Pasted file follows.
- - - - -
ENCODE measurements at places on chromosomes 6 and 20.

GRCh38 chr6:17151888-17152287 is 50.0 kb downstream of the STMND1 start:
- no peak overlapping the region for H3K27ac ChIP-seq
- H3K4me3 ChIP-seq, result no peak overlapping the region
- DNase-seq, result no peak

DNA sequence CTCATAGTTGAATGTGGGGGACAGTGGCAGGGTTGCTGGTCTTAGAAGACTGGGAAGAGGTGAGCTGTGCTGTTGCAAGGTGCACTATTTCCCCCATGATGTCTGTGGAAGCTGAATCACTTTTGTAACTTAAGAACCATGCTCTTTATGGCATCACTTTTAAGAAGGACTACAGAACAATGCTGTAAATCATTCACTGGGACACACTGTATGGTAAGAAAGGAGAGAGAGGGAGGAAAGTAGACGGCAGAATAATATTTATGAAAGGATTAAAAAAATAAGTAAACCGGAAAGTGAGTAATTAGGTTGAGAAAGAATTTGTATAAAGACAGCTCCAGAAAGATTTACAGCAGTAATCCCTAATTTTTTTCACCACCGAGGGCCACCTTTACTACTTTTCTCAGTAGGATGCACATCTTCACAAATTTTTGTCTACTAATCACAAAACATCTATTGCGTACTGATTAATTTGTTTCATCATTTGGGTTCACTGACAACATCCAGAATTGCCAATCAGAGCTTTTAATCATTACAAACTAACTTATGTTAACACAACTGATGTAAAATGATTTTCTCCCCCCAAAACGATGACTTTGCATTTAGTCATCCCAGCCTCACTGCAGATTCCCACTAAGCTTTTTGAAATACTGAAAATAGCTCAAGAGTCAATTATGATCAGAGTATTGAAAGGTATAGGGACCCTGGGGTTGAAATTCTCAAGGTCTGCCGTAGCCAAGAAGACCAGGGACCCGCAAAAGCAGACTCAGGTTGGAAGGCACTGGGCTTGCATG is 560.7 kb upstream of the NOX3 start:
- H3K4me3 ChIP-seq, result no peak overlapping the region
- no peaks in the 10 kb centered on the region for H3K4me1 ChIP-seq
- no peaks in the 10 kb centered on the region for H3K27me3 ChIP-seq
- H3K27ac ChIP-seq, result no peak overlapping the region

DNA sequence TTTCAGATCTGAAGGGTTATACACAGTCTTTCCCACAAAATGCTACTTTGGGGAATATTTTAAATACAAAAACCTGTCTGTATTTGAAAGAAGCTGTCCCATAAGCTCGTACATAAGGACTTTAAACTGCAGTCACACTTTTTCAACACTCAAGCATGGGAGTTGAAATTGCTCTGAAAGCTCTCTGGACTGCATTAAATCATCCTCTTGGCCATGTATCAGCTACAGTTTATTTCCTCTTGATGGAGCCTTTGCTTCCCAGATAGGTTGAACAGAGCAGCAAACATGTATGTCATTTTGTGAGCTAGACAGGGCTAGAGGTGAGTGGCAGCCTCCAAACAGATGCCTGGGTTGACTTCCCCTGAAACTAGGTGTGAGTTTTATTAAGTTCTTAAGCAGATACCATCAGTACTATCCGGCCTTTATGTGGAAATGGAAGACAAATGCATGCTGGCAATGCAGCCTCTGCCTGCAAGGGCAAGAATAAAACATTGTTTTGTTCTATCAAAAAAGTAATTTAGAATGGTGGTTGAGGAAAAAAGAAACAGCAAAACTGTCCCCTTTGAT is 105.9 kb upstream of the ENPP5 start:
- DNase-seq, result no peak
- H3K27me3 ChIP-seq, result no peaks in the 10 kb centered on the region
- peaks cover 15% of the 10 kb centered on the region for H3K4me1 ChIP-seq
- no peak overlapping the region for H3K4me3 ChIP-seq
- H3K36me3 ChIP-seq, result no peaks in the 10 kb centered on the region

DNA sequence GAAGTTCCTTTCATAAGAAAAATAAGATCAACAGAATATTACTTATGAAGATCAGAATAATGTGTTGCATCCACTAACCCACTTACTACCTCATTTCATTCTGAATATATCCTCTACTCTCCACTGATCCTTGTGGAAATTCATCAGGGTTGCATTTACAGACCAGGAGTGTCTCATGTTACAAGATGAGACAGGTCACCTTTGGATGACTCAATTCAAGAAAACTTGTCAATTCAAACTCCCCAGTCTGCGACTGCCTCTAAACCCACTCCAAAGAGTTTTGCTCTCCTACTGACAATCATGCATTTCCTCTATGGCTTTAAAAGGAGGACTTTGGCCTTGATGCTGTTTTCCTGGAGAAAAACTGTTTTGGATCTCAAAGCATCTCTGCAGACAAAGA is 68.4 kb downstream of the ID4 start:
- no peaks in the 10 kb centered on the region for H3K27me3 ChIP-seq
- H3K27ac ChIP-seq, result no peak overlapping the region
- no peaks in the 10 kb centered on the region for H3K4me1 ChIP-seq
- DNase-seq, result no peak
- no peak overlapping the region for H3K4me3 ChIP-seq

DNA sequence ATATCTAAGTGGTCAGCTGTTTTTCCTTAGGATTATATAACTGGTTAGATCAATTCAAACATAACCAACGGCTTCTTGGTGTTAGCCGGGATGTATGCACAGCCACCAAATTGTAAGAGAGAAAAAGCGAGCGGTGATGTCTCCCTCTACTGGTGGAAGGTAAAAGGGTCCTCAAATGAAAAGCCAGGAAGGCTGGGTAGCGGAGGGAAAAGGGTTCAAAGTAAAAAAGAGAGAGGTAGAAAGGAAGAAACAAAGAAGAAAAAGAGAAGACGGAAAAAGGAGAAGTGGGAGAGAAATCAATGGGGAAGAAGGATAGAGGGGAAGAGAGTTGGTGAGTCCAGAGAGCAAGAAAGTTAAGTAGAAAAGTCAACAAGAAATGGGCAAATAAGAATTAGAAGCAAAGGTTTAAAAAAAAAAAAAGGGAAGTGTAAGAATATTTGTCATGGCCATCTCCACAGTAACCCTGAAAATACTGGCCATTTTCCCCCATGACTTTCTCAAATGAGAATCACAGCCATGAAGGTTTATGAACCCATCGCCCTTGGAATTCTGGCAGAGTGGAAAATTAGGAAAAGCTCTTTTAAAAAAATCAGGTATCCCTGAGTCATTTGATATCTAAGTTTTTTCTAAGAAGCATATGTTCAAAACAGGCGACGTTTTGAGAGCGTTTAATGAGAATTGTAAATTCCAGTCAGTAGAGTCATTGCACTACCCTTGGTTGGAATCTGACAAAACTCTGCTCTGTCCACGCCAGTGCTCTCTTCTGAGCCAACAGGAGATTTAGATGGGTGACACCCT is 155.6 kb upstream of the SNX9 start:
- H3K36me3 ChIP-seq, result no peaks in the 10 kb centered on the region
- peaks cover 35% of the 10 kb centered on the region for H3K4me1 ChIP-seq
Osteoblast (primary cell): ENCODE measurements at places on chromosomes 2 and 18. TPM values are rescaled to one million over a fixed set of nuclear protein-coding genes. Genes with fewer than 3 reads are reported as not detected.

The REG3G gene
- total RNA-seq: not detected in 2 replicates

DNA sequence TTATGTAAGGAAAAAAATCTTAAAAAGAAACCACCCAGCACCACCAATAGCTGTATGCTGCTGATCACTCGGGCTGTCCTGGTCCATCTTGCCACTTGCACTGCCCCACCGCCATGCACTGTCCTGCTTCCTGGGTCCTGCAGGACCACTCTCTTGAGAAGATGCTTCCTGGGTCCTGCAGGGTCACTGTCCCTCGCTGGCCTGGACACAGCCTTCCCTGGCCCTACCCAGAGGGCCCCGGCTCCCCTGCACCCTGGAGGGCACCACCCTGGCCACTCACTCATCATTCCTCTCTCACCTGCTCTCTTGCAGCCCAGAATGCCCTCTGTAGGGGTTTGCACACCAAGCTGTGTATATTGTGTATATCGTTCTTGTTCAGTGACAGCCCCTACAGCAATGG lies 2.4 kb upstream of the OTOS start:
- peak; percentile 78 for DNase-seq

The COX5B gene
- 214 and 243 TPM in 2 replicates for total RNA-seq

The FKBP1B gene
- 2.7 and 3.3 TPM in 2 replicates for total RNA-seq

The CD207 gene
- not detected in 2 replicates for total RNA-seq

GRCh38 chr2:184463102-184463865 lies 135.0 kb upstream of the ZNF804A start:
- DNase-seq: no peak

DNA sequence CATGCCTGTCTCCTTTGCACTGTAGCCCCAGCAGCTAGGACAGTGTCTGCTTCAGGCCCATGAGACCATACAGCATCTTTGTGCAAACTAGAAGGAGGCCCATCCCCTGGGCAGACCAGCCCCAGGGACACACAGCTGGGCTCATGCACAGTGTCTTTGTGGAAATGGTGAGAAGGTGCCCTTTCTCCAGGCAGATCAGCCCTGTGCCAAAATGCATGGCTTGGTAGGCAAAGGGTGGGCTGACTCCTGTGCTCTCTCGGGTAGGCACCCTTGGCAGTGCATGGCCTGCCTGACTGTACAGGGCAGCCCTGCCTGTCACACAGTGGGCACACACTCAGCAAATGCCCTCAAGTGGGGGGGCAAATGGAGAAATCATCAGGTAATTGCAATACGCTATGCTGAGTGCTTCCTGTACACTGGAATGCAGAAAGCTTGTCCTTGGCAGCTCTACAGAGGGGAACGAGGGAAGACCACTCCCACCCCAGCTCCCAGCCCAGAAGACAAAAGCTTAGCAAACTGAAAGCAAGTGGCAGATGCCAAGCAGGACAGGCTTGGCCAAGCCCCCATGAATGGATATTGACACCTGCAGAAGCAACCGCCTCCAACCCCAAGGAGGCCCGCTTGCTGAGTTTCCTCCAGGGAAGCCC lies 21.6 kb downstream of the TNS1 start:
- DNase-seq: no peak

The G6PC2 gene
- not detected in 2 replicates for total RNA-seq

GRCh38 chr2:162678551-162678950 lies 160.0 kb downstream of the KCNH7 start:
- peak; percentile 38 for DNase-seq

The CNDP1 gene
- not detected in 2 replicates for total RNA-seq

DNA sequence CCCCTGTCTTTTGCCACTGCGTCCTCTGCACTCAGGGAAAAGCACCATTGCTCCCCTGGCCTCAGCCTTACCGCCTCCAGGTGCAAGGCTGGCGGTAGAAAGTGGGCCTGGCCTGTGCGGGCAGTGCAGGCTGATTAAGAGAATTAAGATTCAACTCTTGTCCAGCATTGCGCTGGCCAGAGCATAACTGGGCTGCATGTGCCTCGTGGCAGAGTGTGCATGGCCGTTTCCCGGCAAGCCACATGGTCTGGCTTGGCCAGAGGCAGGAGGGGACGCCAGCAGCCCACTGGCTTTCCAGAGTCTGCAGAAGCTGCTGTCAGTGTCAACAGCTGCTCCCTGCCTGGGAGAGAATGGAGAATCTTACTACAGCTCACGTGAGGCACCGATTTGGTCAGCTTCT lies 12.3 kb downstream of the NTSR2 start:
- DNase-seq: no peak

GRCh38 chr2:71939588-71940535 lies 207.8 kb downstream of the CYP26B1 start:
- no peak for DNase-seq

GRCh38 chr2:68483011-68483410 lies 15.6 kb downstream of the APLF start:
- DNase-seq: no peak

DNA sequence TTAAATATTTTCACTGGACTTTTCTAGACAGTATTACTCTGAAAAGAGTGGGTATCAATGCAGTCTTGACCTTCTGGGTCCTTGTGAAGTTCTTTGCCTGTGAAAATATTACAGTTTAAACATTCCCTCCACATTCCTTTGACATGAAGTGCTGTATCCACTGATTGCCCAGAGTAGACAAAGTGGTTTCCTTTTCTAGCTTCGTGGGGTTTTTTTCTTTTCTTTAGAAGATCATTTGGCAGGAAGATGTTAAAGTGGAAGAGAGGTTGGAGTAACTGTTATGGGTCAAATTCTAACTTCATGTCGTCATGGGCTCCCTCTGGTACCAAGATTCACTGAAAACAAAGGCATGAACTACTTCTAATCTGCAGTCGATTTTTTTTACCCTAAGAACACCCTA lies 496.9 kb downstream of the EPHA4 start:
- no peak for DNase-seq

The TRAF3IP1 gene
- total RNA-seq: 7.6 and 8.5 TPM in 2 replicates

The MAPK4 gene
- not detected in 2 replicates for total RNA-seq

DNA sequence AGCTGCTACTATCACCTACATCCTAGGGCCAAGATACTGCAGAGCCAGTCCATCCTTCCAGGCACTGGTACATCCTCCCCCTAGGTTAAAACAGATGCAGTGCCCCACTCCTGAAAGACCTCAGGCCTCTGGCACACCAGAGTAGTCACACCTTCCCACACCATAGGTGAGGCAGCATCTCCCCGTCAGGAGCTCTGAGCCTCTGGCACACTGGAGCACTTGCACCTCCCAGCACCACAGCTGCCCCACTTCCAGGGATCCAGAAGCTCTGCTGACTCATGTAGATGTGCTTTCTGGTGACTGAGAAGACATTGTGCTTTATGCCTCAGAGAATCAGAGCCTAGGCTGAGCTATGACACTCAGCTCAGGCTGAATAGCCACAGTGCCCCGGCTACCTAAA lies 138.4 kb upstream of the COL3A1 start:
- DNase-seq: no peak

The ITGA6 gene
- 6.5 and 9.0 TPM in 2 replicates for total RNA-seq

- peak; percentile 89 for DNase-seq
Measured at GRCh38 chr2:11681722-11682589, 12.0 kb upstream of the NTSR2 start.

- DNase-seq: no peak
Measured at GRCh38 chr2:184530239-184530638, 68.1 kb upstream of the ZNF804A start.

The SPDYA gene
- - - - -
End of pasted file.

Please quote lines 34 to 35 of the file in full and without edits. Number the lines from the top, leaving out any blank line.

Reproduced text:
- 2.7 and 3.3 TPM in 2 replicates for total RNA-seq

The CD207 gene